Skip to content

What does the 2024 BC Assessment mean for Squamish homeowners?

SFU’s Andy Yan says we will need more data to see if the valuations are a peak, plateau or cliff.

The 2024 BC Assessment saw Squamish single-family homes and strata homes drop slightly in value, by -1% and -2% respectively, but what does that actually mean?

According to Andy Yan, the director of Simon Fraser University’s City Program, these numbers largely indicate no change from 2023 to 2024. More information on next year is necessary to determine a pattern, he said.

“It’s virtually flat,” said Yan about the 2024 BC Assessment for Squamish. “With changes that small, it’s somewhat [an] effect of the methodology as opposed to a market change.”

To calculate value, BC Assessment considers the characteristics of homes and comparable sales of homes. Yan said in smaller communities like Squamish, outliers can play some role in shifting the overall assessments.

“If it meant that two or three commercial buildings sold for slightly higher amounts—5% higher than what occurred last year—then it means prices would go up,” he said about the business category increase of 6%.

Notably, the light industry class had an increase of about 20%. Yan said that could be due to several factors, including new classifications of properties, which could be more of an administrative change than a market change.

Yan said we will mostly have to wait and see until next year if valuations are at a peak, plateau or cliff to determine market patterns. This wait-and-see approach is somewhat because the last five years have seen mostly positive increases in residential valuations in Squamish.

Starting in 2019 to 2023, Squamish saw single-family home values largely increase with changes of 8%, 0%, 10%, 35%, and 8%.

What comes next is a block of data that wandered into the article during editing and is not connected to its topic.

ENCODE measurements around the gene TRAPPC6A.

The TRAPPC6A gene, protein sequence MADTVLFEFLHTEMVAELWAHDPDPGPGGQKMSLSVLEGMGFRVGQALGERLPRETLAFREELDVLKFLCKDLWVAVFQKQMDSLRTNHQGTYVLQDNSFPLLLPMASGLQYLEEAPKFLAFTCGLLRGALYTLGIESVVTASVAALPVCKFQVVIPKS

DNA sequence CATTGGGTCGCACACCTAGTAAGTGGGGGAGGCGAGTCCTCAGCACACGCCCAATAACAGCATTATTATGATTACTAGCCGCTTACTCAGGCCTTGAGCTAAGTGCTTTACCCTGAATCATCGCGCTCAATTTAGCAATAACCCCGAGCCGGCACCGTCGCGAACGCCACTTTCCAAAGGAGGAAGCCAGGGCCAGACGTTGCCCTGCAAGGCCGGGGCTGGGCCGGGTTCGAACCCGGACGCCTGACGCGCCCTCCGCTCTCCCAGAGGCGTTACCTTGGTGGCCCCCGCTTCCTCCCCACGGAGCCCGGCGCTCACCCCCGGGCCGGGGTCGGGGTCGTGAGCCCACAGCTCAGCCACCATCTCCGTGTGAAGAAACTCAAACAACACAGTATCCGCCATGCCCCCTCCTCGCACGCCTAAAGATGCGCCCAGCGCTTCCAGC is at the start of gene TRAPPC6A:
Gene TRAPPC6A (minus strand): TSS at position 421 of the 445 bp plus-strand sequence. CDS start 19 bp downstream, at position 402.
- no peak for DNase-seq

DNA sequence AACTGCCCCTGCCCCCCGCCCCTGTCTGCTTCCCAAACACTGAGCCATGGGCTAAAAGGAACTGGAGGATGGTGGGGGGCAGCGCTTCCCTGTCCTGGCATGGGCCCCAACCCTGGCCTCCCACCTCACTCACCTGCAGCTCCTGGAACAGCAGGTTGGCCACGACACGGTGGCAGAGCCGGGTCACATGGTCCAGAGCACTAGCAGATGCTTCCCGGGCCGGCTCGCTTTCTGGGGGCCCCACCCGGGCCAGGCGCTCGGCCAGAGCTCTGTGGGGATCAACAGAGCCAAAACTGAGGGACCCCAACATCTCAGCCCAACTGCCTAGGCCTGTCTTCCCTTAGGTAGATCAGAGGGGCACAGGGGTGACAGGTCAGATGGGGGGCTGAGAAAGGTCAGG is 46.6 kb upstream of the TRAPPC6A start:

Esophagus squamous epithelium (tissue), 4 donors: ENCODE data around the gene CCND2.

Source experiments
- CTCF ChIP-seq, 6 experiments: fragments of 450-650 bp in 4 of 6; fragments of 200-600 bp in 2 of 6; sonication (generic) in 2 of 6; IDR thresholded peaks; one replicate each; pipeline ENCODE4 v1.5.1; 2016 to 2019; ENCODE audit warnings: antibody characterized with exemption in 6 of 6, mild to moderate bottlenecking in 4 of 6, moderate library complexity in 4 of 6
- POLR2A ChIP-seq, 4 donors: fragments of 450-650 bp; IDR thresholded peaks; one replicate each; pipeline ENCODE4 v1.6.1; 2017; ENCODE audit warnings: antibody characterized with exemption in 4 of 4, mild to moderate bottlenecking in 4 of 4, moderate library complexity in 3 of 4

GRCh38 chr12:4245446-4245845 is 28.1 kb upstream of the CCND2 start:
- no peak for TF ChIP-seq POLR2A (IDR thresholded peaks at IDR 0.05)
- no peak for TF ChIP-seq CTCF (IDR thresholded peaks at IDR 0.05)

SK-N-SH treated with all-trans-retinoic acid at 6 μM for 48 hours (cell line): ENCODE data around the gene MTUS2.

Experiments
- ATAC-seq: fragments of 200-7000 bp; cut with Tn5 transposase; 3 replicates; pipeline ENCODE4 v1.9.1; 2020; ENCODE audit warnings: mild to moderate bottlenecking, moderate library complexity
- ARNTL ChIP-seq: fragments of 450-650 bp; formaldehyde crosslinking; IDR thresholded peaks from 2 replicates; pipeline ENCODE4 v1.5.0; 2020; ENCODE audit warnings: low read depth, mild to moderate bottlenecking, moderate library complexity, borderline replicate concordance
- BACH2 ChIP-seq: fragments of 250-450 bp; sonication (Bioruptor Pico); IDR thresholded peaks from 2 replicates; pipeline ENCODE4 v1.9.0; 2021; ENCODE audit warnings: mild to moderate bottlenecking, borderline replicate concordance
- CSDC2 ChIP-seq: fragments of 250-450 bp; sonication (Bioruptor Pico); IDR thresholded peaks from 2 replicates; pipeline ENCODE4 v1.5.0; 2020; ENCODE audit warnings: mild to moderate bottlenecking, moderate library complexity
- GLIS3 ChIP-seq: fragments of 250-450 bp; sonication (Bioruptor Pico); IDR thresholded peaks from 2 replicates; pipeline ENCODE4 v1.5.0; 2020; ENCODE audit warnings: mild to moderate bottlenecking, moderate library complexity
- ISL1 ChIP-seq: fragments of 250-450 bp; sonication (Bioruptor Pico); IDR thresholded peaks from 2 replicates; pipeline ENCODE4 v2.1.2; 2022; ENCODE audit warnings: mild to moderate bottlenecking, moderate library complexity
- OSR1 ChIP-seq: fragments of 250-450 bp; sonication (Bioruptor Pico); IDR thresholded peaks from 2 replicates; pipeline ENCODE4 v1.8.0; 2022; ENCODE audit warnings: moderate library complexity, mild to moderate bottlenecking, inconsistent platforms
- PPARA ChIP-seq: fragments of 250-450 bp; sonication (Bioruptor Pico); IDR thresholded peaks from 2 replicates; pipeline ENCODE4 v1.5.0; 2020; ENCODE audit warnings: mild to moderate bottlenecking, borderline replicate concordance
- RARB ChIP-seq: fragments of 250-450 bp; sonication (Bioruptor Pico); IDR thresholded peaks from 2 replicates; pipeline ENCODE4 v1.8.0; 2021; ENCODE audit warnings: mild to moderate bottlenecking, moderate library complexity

Over the same period, strata home values were a little more volatile but still mostly positive increases with changes of 19%, -4%, 2%, 24%, and 16%.

The 2024 percent change looks similar to that of the 2020 assessments of 0% and -4%, which would have occurred on July 1, 2019. However, those percentage changes turned out to be just a one-year occurrence rather than a pattern. The following years saw tremendous percentage increases, partly due to changing hybrid work requirements from the COVID-19 pandemic.

Ultimately, Yan called the 2024 assessment for Squamish “kind of dull.”

“Dull isn’t necessarily bad,” he countered.

“It’s no real surprise,” he continued. “The motivation for transactions diminishes because of how high interest rates are and how high prices are.”

With rumours of interest rates potentially lowering, Yan said, “It really is going to be what’s going to happen over this year in terms of transactions that is going to shape where real estate prices are.”

Where does Squamish rank in the Lower Mainland?

Compared to other communities in the Lower Mainland, Squamish’s residential percent change ranks in the middle and on the lower end of the spectrum.

In single-family homes, Squamish ranks 19 out of the 33 Lower Mainland communities released in the 2024 BC Assessment. In strata homes, Squamish ranks 18 out of the 19 Lower Mainland communities. 

Last year, Squamish ranked 22 out of the 33 for single-family homes and 6 out of the 19 for strata homes.

push icon
Be the first to read breaking stories. Enable push notifications on your device. Disable anytime.
No thanks